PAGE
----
Replacement Cost vs Actual Cash Value
As the name suggests, a “replacement cost” valuation will provide you with the necessary reimbursement payment to replace your property. If your 5 year old mini excavator is destroyed by fire, the insurance carrier will cut you a check for the full price of the purchased replacement. If your shop gets levelled during a windstorm, the insurance carrier will cover the cost to replace the building with materials of the same or comparable quality. Replacement Cost does not factor in the depreciation of your covered property into the reimbursement payment.
It is important to note that replacement cost is much different than the market value of a piece of property. In the case of new residential construction, the hard costs of constructing a 5-home subdivision are significantly lower than the market value of the completed homes (hopefully). But if the developer were to purchase a Builder’s Risk insurance policy using market value, he or she would be drastically overpaying for insurance and would receive no extra compensation or coverage in the event of a loss.
Typically the way the insurance carrier handles claim payments with a Replacement Cost valuation is once the loss is reported, they will send a check for the actual cash value of the insured property. Once you have purchased the new piece of property, the carrier will require a copy of the receipt and then they will send the difference. With larger property losses like that of a home or office, the insurance carrier will generally provide multiple payments throughout the reconstruction process.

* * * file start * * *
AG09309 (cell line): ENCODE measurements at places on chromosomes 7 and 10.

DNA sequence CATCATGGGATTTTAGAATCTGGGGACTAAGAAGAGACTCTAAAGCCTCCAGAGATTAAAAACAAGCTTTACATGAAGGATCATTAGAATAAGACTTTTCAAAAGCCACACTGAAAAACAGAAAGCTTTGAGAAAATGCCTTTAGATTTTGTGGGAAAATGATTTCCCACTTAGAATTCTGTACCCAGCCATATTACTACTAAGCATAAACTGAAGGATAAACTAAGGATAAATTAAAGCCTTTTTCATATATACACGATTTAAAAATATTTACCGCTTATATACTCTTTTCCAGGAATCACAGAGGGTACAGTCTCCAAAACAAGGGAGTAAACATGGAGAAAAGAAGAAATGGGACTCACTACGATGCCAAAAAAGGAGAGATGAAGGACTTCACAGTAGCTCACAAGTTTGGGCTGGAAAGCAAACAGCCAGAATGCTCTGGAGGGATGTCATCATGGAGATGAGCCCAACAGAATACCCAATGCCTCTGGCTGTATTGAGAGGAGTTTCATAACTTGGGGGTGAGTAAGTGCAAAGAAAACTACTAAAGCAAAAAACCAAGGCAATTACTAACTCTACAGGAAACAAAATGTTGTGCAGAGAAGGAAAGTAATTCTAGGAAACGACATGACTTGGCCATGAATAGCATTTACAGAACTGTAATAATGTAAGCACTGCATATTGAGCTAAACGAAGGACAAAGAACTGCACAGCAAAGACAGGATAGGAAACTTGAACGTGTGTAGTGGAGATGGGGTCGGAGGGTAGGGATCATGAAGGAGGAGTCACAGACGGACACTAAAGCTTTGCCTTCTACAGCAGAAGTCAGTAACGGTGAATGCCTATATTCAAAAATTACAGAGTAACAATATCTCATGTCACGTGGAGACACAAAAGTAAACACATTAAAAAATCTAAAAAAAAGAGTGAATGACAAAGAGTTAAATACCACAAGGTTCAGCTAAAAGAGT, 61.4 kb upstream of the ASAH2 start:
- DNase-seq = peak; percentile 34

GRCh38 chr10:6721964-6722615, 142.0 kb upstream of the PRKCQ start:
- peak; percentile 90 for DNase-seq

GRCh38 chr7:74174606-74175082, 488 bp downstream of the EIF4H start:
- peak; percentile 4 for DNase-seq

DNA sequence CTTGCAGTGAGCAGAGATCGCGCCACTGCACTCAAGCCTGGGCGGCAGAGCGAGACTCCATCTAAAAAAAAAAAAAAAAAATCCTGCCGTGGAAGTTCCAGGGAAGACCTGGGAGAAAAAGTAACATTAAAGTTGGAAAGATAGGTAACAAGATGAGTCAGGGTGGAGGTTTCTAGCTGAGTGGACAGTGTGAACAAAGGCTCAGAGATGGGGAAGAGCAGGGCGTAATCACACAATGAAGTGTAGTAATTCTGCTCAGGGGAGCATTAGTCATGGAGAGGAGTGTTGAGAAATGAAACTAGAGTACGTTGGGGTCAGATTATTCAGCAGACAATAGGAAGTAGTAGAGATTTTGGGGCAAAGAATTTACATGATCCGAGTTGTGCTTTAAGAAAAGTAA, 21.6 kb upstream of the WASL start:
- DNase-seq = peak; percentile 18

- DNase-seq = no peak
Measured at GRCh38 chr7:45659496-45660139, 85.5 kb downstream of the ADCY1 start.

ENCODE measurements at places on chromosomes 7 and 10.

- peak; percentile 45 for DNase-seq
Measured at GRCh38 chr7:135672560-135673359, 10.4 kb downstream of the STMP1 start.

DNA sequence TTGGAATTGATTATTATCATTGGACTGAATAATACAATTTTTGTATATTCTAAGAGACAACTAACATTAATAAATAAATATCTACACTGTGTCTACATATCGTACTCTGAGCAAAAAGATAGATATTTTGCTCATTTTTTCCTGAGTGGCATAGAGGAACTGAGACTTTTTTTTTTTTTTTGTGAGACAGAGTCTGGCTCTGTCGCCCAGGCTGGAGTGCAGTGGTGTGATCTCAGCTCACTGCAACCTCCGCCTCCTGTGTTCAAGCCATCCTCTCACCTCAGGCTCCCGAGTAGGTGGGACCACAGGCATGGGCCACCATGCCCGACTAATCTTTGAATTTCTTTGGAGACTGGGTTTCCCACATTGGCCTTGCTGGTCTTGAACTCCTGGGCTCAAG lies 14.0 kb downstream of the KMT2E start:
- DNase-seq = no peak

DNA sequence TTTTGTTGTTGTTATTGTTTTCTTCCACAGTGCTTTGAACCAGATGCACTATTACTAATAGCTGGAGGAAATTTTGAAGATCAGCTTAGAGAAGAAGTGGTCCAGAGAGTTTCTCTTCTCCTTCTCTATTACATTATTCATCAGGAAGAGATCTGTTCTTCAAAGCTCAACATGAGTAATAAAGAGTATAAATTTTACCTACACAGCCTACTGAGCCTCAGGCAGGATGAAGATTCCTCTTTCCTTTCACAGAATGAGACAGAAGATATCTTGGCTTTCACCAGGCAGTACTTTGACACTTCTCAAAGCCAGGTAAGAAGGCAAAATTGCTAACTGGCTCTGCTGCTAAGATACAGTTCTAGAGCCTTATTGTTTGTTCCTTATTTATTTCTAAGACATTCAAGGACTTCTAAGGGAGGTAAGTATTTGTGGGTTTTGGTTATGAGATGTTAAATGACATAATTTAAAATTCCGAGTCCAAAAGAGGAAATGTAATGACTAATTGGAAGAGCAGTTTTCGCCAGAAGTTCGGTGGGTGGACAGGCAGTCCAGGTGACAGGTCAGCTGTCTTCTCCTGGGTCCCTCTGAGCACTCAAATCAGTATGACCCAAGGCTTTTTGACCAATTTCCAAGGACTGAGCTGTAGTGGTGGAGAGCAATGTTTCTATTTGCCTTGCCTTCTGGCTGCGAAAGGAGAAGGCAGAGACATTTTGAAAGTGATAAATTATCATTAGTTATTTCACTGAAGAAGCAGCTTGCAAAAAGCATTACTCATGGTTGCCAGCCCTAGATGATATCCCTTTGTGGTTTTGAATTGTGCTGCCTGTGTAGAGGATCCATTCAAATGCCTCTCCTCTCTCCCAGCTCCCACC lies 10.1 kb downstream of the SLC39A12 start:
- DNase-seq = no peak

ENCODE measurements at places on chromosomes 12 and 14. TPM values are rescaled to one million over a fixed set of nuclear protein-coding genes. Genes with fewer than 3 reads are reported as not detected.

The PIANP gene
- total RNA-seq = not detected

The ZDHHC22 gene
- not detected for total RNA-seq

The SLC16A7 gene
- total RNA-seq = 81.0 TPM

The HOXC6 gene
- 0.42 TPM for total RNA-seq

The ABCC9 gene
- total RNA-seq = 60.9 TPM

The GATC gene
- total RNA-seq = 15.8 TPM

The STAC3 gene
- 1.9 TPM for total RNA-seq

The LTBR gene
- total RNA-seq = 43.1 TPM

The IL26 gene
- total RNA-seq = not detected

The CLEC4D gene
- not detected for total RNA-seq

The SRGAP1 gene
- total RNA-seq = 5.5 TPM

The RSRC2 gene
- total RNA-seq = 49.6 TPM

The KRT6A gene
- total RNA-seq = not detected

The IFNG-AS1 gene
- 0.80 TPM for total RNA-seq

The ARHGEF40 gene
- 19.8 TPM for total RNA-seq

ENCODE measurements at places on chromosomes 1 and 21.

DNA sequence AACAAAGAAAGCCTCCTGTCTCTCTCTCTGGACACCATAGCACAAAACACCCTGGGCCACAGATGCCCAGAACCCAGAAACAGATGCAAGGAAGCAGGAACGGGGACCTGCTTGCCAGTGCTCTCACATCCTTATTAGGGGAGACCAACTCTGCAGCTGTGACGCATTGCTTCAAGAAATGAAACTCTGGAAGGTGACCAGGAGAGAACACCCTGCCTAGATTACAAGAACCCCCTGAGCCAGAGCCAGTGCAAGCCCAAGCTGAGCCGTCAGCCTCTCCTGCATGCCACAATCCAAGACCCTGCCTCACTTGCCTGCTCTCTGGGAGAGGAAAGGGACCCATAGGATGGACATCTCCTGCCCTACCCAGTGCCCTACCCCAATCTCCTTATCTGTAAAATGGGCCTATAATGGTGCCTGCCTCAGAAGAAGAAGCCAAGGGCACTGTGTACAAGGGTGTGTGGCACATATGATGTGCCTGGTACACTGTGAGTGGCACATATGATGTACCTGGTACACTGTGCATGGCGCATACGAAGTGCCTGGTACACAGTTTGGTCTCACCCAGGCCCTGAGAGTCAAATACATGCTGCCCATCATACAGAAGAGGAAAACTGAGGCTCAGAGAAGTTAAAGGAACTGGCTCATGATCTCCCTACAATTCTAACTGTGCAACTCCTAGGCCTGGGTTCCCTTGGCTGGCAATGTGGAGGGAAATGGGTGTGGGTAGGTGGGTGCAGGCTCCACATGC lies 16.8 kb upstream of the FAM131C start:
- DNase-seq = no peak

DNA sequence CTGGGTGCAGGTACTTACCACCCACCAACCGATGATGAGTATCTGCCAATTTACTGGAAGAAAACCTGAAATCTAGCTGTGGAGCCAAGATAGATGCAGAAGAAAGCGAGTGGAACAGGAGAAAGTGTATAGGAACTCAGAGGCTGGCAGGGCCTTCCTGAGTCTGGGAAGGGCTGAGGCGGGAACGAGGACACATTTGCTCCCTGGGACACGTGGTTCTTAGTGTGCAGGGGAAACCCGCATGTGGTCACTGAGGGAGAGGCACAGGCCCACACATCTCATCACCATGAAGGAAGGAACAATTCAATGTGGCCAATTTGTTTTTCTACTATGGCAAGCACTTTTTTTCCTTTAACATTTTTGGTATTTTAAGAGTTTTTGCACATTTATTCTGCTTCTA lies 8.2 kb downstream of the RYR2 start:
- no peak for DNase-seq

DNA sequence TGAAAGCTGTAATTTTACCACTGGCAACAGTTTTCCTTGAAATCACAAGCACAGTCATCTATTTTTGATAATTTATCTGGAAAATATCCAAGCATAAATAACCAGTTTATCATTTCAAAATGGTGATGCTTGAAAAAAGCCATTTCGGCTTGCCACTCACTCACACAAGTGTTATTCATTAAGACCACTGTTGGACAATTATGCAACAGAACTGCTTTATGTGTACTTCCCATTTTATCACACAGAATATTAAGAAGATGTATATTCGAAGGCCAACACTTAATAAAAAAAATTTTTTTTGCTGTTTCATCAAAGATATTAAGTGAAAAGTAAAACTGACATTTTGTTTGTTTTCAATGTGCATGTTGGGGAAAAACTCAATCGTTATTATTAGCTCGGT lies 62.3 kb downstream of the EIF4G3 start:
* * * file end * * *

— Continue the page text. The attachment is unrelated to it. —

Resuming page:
Actual Cash Value
Actual Cash Value (ACV) is the cost to replace the property minus depreciation. The way the insurance carriers calculate depreciation is complicated. For pieces of property such as contractor’s equipment, a good indicator of the actual cash value would be the current resale price of the same piece of equipment on the market. For property such as office buildings or homes, your property tax bill will provide some indication of the ACV under the “Improvements” section of the bill. However, if the loss is not a total loss, meaning the whole structure is not destroyed, specific depreciation tables & rates apply. A roof, for example, has a certain lifespan and if 50% of your 10 year old roof is damaged, the payout from the insurance carrier will be rather minimal compared to the actual cost the replace the roof.
Remember, VALUATION DIRECTLY AFFECTS REIMBURSEMENT.
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